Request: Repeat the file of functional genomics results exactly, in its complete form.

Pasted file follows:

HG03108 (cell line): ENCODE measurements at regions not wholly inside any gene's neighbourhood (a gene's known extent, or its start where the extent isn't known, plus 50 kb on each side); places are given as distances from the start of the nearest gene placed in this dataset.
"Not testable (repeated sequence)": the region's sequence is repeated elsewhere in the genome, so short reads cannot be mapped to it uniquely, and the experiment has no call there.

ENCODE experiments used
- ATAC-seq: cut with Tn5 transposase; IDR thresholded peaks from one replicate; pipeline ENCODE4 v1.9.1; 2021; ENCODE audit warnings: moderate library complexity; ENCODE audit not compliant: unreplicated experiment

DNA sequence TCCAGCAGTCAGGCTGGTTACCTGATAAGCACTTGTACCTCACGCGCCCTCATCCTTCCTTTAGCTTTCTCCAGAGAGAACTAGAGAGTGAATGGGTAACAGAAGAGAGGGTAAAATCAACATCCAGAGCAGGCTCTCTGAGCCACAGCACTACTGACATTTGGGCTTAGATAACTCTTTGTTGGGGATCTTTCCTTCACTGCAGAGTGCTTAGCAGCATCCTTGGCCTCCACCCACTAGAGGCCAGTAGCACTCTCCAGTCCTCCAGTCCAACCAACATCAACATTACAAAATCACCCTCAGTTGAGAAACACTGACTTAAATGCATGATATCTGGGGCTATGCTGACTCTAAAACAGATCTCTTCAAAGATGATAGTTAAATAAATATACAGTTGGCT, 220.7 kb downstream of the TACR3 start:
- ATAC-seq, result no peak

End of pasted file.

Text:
HG03108 (cell line): ENCODE measurements at regions not wholly inside any gene's neighbourhood (a gene's known extent, or its start where the extent isn't known, plus 50 kb on each side); places are given as distances from the start of the nearest gene placed in this dataset.
"Not testable (repeated sequence)": the region's sequence is repeated elsewhere in the genome, so short reads cannot be mapped to it uniquely, and the experiment has no call there.

ENCODE experiments used
- ATAC-seq: cut with Tn5 transposase; IDR thresholded peaks from one replicate; pipeline ENCODE4 v1.9.1; 2021; ENCODE audit warnings: moderate library complexity; ENCODE audit not compliant: unreplicated experiment

DNA sequence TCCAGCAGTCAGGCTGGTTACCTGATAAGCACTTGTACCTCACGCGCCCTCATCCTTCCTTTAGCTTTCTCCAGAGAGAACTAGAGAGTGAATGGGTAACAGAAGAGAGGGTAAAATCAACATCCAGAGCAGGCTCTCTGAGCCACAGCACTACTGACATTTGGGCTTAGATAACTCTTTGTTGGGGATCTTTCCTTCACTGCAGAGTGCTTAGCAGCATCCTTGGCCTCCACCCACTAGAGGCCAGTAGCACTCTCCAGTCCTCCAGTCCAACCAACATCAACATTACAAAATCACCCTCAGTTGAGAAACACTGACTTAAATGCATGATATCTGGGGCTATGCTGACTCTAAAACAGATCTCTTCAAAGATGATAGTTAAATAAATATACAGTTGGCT, 220.7 kb downstream of the TACR3 start:
- ATAC-seq, result no peak